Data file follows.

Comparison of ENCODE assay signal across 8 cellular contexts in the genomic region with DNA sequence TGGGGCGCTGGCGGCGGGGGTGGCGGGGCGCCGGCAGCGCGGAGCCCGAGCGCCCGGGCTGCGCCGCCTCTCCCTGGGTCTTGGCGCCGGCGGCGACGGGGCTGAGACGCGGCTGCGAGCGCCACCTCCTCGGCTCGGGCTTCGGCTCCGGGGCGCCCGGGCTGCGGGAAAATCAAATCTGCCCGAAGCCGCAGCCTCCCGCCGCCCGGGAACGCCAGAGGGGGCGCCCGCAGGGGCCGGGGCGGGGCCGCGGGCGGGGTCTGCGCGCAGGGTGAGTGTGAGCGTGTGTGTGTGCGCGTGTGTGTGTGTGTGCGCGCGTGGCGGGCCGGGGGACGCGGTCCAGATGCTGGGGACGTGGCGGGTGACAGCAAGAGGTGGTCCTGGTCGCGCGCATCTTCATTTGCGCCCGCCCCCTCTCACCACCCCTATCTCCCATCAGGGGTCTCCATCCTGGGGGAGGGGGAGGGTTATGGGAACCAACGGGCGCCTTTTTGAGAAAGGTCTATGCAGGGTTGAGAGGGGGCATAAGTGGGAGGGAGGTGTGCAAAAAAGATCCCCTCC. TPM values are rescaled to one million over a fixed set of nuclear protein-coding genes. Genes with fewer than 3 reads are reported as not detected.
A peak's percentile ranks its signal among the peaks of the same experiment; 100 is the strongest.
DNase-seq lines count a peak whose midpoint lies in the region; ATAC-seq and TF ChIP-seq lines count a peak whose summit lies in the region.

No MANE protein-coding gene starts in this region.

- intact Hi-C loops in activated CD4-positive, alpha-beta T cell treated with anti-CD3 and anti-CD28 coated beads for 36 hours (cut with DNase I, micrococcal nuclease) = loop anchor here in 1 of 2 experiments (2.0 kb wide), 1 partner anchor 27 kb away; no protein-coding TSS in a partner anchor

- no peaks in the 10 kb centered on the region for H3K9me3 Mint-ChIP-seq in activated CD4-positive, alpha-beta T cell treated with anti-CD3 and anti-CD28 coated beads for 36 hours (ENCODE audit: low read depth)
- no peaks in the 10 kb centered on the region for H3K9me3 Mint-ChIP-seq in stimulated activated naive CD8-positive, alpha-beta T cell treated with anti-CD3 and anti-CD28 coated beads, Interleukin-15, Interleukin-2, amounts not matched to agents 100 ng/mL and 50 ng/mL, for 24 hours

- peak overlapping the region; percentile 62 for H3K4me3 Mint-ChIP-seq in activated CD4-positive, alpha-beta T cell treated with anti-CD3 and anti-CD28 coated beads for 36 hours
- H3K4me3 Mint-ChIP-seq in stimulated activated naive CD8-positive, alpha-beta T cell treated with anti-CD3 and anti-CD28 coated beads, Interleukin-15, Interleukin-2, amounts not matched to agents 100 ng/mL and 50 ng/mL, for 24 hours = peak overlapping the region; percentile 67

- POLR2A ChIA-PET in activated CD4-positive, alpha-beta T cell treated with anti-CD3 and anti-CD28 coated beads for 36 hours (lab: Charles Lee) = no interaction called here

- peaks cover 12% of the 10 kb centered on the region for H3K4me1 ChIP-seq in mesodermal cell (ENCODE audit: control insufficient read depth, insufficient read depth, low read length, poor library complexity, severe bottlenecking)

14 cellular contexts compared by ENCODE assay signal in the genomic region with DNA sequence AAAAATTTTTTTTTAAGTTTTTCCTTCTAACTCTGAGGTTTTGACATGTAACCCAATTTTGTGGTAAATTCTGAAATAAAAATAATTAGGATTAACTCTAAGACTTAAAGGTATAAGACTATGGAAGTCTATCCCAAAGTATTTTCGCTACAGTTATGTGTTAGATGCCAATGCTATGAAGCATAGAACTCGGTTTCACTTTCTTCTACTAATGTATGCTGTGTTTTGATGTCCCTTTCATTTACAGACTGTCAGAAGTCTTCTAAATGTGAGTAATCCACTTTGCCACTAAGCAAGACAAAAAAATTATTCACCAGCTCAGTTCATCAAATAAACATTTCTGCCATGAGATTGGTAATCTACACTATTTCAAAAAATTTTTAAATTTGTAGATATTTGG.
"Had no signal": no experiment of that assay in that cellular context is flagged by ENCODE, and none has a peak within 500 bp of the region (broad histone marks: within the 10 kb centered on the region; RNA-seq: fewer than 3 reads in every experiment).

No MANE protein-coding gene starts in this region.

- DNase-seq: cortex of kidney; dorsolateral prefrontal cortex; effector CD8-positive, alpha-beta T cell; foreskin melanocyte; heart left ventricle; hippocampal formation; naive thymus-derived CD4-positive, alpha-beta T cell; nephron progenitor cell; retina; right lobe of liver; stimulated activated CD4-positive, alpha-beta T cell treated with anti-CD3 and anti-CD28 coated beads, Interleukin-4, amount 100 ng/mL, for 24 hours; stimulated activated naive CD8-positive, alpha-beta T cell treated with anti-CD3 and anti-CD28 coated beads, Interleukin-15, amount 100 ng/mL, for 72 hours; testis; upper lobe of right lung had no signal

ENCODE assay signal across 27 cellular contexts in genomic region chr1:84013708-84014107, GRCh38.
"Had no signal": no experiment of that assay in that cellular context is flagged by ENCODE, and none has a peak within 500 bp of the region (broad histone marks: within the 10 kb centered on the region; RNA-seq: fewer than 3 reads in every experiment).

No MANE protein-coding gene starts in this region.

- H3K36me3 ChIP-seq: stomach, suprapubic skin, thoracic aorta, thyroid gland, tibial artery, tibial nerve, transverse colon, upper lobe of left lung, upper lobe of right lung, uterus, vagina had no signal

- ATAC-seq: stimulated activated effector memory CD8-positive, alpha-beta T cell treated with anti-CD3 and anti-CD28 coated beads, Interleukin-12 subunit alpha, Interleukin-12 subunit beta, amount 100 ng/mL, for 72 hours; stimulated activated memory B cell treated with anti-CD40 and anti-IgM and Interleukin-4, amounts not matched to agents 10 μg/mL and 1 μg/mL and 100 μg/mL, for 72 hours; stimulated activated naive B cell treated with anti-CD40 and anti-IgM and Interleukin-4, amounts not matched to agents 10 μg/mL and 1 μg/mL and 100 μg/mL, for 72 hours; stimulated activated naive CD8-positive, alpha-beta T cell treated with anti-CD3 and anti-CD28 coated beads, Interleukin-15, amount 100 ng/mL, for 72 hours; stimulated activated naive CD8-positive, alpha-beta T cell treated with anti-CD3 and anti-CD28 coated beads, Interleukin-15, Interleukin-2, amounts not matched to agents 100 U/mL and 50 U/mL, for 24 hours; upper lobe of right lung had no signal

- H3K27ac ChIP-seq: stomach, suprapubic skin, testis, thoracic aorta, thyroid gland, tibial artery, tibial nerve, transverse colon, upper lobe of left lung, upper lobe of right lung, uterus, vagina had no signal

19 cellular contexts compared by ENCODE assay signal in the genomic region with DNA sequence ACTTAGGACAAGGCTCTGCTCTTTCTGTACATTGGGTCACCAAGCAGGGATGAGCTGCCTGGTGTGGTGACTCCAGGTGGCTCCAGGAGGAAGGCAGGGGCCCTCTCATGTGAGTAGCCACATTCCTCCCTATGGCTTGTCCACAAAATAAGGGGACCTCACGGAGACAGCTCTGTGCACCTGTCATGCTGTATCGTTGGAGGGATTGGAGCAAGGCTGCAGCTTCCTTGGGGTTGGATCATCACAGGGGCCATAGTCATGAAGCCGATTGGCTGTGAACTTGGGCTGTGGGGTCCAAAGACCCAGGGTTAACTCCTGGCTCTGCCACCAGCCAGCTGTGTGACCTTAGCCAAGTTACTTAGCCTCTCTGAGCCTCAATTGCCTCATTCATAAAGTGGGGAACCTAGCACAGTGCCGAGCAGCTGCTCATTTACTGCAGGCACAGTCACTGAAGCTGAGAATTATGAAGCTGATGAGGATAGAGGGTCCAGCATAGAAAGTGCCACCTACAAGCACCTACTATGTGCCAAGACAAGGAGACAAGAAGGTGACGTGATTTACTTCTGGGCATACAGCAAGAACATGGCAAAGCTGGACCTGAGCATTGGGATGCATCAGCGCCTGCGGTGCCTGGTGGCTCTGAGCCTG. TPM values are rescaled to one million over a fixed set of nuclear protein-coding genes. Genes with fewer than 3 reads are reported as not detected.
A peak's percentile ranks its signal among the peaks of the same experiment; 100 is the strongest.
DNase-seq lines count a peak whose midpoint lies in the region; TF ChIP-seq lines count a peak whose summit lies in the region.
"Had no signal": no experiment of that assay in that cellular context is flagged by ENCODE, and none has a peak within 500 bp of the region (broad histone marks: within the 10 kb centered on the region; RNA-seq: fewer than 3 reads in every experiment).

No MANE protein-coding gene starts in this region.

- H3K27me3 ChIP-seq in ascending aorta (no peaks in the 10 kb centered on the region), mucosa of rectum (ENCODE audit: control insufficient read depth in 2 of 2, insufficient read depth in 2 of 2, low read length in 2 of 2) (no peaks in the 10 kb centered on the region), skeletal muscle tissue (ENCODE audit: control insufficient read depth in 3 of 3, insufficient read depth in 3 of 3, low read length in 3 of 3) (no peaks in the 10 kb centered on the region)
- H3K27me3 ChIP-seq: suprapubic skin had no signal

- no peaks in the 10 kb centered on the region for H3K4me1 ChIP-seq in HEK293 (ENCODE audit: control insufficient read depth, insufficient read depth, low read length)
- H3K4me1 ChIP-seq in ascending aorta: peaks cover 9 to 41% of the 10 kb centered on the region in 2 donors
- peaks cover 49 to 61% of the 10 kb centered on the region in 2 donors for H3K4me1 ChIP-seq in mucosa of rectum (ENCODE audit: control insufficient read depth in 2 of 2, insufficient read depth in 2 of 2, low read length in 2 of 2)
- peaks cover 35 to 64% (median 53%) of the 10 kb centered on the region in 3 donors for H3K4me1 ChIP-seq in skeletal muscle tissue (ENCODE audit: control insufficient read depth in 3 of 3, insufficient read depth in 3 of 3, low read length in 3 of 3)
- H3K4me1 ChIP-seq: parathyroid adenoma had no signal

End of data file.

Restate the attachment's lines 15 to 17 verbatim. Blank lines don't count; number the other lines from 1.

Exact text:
- DNase-seq: cortex of kidney; dorsolateral prefrontal cortex; effector CD8-positive, alpha-beta T cell; foreskin melanocyte; heart left ventricle; hippocampal formation; naive thymus-derived CD4-positive, alpha-beta T cell; nephron progenitor cell; retina; right lobe of liver; stimulated activated CD4-positive, alpha-beta T cell treated with anti-CD3 and anti-CD28 coated beads, Interleukin-4, amount 100 ng/mL, for 24 hours; stimulated activated naive CD8-positive, alpha-beta T cell treated with anti-CD3 and anti-CD28 coated beads, Interleukin-15, amount 100 ng/mL, for 72 hours; testis; upper lobe of right lung had no signal

ENCODE assay signal across 27 cellular contexts in genomic region chr1:84013708-84014107, GRCh38.
"Had no signal": no experiment of that assay in that cellular context is flagged by ENCODE, and none has a peak within 500 bp of the region (broad histone marks: within the 10 kb centered on the region; RNA-seq: fewer than 3 reads in every experiment).